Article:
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PSA: MAF Risking Biosecurity By Cutting Jobs And Pay And Conditions

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Fuseworks Media
Fuseworks Media
PSA: MAF Risking Biosecurity By Cutting Jobs And Pay And Conditions

The Public Service Association is alarmed that MAF Biosecurity is cutting jobs and the pay of conditions of staff who work to prevent pests and diseases, that could decimate New Zealand's economy, from entering the country.*

In July, MAF Biosecurity announced a review of its border operations and proposed cutting around 60 jobs - by disestablishing 30 vacant positions and cutting 30 filled positions.

MAF Biosecurity has now completed its review of border operations and is cutting 55 jobs (54 full time and one 0.6 part time job). 34 of the jobs are vacant and 21 are filled positions.

"We're strongly opposed to the job cuts and a move by MAF Biosecurity to cut the pay and conditions of its staff providing biosecurity at regional ports," says PSA national secretary Richard Wagstaff.

"We believe these cuts in pay and conditions are unlawful and will be mounting a legal challenge."'

"Our agriculture industry would be devastated if a disease like foot and mouth entered the country and

a pest like fruit fly would have a major impact on our fruit and vegetable industries."

"It's crucial to our economy that these job cuts don't weaken our defences in this area," says Richard Wagstaff.

MAF Bisosecurity says the cuts are a response to a fall in trade and travel due to the recession.

"What will happen when trade and travel rises? Is MAF Biosecurity going to reverse the job cuts or will our biosecurity be undermined by having fewer staff carrying a rising workload? asks Richard Wagstaff.

"We say these cut are driven more by the government's agenda of cutting the public service than by demand for services."

"The government cut baseline funding for MAF Biosecurity in the Budget by $1.9 million and as a consequence we're seeing a cut in jobs and cuts in pay and conditions for regional port staff."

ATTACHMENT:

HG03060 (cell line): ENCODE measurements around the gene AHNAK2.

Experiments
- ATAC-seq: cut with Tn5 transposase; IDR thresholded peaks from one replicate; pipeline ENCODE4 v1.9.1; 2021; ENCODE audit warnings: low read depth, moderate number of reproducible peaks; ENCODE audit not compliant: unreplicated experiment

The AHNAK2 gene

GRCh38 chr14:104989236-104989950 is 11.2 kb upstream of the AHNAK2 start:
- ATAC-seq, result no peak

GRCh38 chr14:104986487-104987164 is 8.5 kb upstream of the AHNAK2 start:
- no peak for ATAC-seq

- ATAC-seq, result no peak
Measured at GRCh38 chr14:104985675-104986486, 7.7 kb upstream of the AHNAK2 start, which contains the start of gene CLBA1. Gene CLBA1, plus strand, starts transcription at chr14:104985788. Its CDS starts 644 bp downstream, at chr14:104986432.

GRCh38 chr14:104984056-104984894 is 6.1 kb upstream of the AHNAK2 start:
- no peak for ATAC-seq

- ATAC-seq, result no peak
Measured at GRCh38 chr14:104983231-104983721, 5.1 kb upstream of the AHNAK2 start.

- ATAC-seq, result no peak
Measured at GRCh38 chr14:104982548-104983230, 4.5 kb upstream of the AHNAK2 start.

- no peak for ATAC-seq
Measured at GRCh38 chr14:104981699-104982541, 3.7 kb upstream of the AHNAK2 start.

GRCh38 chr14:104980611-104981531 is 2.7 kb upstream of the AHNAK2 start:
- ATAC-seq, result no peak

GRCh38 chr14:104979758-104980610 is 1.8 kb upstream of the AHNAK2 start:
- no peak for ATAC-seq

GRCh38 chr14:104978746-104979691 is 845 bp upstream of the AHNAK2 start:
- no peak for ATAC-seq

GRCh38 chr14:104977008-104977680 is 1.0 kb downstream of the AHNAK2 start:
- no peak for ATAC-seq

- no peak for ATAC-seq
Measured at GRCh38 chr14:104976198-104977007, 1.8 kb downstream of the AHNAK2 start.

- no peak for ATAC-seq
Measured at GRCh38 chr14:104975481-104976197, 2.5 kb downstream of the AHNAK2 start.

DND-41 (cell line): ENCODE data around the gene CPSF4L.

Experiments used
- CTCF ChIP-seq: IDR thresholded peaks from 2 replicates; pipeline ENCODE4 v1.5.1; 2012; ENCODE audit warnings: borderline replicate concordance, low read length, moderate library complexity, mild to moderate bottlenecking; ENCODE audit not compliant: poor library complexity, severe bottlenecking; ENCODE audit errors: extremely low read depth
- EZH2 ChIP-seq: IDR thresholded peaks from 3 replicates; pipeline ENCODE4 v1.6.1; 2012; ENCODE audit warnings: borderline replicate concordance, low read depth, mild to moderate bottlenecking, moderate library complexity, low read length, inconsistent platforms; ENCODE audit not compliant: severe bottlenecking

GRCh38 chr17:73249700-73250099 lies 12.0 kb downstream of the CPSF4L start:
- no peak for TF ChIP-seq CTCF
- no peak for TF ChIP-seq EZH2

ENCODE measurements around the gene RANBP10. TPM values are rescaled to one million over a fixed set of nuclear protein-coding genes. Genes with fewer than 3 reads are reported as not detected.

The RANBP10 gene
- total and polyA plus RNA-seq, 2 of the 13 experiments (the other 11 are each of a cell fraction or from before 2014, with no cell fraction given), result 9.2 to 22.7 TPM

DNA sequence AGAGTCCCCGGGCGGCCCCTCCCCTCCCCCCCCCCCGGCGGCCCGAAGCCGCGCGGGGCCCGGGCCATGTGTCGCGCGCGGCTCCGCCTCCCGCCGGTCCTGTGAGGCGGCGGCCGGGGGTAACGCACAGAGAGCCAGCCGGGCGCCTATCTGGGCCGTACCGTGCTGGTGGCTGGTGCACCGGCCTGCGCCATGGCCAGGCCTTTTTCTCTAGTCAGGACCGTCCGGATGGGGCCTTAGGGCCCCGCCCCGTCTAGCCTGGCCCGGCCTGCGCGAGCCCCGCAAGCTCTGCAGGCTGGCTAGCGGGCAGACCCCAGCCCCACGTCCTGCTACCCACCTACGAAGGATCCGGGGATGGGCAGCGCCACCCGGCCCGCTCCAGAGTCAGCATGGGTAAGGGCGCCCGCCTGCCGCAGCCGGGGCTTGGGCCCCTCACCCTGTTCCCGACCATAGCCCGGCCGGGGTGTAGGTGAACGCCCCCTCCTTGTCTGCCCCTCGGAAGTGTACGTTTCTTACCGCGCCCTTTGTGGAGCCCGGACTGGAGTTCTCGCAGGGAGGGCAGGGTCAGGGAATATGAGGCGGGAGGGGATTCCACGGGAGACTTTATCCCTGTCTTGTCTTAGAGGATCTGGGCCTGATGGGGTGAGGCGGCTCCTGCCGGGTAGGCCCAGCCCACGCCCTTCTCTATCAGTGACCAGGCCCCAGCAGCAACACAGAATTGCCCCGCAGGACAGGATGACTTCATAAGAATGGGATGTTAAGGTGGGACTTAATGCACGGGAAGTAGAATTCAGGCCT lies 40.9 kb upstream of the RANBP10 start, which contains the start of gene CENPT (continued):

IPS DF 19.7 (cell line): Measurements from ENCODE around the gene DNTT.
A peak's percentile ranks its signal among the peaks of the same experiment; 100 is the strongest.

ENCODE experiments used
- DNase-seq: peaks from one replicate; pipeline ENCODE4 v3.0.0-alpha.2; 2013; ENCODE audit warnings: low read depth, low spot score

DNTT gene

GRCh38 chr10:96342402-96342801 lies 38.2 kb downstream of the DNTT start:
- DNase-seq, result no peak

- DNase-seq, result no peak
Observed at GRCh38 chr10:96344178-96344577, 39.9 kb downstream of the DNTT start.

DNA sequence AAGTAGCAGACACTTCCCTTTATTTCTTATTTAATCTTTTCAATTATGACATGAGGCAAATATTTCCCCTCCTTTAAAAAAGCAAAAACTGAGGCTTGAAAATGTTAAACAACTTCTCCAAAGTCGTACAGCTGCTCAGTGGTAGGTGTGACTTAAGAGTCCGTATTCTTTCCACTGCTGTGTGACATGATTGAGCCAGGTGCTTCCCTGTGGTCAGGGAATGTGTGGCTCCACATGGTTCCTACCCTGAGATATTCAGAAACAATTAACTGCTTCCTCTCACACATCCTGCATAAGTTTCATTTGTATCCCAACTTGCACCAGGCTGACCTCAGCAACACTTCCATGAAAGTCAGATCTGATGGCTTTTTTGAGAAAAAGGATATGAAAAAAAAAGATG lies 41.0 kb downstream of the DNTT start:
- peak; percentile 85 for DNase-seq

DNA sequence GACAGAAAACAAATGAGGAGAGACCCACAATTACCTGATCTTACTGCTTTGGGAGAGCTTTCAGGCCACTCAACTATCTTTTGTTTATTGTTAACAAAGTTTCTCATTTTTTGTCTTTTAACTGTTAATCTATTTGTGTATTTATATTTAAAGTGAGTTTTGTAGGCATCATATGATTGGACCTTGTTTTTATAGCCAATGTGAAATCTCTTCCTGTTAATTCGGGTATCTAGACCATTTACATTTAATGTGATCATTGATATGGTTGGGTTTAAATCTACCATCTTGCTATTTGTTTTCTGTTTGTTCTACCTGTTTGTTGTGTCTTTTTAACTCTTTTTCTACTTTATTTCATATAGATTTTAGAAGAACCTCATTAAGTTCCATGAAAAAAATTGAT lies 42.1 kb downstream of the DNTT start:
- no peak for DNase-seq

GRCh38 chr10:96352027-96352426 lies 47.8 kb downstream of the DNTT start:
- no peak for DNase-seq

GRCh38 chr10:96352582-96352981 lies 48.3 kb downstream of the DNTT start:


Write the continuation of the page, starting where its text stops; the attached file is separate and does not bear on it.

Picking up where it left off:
"The regional port workers are being told if they want to keep their jobs they'll have to accept a cut in working conditions - such as overtime payments for weekend work - that will see their pay cut by an average of $10,000 a year."

"It's unacceptable that biosecurity workers at our regional ports are being forced to accept less pay and worse working conditions than other MAF Biosecurity staff doing the same work."

"It's unacceptable that workers providing a 24 hour a day, seven day a week biosecurity service to protect our economy are being told to take a pay cut to keep their jobs," says Richard Wagstaff.

*MAF Biosecurity states on its website that if foot and mouth reached New Zealand virtually all exports of meat, animal by-products and dairy products would stop. They would not resume until at least three months after the slaughter of the last infected animal. The country's trade reputation would be damaged, unemployment would rise by about 20,000 and gross domestic product would be cut by $10 billion over a two year period

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